Have you ever taken a sip of tea and felt a bitter, dry coating in your mouth almost immediately? You can thank what's called a tannin in the tea for that. Tannins are compounds classified as polyphenols, and they have both positive and negative effects on your health.
While some tannins acts as antioxidants and can help combat inflammation, protect your heart health and reduce your risk of developing cancer, others, like tannic acid, act as anti-nutrients, interfering with the way certain minerals, like iron, are absorbed. Most teas contain tannins, but some types of teas have higher amounts than others.
What Are Tannins?
Plants, like fruits, vegetables and herbs, contain lots of different compounds called "phytochemicals" that often get the credit for their health-promoting properties. There are lots of different phytochemicals out there, but one group that's found in high levels in tea is called tannins. More specifically, tannins belong to a group of phytochemicals called phenols or phenolics.
Plants produce tannins as part of their defense system. When an animal (or human) eats the plant, the tannins give off a bitter, unpleasant taste that's an attempt to get the animal or human to stop eating. But it doesn't stop there. Tannins have a delayed negative effect, too.
Tannins also have a major effect on your nutrition and overall diet because they have an ability to bind with several macronutrients and other compounds involved in digestion, including:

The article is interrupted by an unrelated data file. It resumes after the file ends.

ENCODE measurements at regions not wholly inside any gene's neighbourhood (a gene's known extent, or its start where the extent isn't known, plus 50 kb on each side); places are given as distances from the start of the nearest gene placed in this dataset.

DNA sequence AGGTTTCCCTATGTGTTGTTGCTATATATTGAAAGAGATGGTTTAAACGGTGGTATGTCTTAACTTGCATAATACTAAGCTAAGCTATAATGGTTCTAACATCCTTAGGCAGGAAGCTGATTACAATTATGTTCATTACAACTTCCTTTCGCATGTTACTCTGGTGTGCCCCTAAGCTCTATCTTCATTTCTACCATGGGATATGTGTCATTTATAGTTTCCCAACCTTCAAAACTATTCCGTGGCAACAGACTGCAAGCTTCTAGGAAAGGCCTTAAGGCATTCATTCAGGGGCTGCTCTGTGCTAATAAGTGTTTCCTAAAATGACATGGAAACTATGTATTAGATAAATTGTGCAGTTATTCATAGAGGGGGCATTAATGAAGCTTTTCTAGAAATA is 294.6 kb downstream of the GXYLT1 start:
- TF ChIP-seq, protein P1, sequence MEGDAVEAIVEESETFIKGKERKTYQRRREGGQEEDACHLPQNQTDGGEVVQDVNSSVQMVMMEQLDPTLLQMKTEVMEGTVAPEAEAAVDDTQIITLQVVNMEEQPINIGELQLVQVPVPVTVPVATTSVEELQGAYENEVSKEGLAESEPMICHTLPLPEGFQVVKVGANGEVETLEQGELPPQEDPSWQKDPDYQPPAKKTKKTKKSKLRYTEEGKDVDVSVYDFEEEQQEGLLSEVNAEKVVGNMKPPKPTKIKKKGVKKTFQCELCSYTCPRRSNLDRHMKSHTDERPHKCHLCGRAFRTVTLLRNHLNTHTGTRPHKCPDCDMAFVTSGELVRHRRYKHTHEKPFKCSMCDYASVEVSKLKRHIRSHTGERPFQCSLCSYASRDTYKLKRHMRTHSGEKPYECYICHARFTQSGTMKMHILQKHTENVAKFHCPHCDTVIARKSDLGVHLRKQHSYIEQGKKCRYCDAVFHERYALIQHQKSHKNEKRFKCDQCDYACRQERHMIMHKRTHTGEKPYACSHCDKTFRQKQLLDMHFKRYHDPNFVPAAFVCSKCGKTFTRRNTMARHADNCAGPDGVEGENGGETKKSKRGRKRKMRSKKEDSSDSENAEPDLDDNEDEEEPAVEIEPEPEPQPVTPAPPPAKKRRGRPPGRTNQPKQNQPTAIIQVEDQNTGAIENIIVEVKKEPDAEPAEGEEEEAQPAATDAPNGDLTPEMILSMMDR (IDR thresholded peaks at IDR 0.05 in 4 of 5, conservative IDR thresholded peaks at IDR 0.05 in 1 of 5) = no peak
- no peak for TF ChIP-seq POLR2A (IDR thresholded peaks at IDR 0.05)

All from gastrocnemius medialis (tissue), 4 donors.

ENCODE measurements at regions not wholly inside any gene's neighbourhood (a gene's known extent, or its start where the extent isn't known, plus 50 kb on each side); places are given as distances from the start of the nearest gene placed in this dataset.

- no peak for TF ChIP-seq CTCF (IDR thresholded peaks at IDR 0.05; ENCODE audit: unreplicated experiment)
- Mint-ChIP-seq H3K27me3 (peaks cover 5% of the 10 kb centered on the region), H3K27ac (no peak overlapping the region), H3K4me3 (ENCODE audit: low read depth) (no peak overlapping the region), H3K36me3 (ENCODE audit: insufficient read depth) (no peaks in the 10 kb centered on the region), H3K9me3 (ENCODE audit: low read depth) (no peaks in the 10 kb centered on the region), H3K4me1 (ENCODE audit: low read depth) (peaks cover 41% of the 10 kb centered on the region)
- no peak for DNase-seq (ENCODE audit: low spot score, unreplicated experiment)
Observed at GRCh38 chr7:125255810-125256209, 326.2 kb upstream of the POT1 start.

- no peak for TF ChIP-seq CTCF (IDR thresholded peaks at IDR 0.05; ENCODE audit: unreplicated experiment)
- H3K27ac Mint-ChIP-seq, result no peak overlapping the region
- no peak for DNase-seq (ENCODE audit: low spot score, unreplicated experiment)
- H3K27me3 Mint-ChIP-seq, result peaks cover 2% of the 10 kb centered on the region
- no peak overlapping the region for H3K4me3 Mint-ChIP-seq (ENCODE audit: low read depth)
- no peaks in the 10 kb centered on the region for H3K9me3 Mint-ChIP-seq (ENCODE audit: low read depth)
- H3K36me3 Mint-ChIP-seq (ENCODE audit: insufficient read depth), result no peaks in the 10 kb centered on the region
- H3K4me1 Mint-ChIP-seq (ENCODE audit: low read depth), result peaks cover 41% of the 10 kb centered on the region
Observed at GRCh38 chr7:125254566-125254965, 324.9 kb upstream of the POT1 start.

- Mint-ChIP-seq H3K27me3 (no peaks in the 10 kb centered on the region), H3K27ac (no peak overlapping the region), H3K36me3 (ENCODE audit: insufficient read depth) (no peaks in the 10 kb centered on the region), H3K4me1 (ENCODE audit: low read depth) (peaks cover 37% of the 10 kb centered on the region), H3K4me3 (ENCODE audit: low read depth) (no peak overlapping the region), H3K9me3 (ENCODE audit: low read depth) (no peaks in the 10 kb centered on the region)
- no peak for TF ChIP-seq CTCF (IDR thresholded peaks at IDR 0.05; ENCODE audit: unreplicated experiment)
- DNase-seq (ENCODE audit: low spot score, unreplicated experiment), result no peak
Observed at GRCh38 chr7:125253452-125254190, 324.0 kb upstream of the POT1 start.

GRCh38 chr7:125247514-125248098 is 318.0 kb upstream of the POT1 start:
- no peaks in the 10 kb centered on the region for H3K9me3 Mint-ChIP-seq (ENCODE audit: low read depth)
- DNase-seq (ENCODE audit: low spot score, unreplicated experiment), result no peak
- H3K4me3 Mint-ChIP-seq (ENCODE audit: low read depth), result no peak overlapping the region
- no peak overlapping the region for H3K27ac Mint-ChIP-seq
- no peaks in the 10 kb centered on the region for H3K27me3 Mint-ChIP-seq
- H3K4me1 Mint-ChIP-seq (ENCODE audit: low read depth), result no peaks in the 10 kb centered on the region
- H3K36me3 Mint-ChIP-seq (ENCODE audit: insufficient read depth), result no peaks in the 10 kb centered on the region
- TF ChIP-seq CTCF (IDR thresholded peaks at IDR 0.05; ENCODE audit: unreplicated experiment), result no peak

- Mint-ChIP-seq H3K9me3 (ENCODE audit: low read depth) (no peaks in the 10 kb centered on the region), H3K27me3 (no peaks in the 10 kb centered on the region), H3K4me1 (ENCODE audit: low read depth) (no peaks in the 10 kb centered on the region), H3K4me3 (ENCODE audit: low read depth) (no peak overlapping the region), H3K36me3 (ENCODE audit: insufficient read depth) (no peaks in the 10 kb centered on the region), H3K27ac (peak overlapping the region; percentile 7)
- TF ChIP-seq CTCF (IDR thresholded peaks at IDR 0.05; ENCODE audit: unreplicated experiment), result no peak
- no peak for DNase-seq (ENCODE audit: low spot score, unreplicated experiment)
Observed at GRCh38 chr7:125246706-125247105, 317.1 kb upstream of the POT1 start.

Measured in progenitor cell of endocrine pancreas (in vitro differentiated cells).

- Bacterial cell membranes
- Enzymes involved in food digestion
Tannins as Anti-Nutrients
Unlike some other compounds, tannins are heat-stable, meaning they aren't destroyed when you heat them up — like when making tea. According to a July 2014 report in the International Journal of Nutrition and Food Sciences, tannins act as anti-nutrients by blocking digestion and absorption of proteins. They do this in one of two ways — either by making part of the protein unavailable or by inhibiting enzymes needed for your body to properly digest them.
Tannins also mess with the way your body absorbs iron. That's why avoiding excessive tea drinking is good for anemia. If your iron levels are already low, drinking a lot of tea can make those iron levels even lower.
If you drink too much tea and get too many tannins in your diet, it can also decrease the activity of enzymes in your digestive tract, negatively affecting your digestion as a whole. But tea isn't the only source of tannin. Fruit, red wine and all types of coffee also contain significant amounts. Specific significant sources of tannins include:
- Apple juice
- Black-eyed peas
Tannins as Antioxidants
Tannins aren't all bad, though. Although they do have the ability to mess up your digestion and nutrient absorption, in small amounts, they can act as antioxidants. According to an April 2015 report in the International Journal of Pharma Research & Review, certain tannins may help reduce the risk of heart disease, prevent the formation of tumors and certain cancers and help protect against allergies.
Because of its tannin content, lukewarm tea has also been used to treat burns by applying it right to the skin or by dipping a burn dressing in it. Of course, if you have a severe burn, seek proper treatment before relying on tea alone to resolve your symptoms.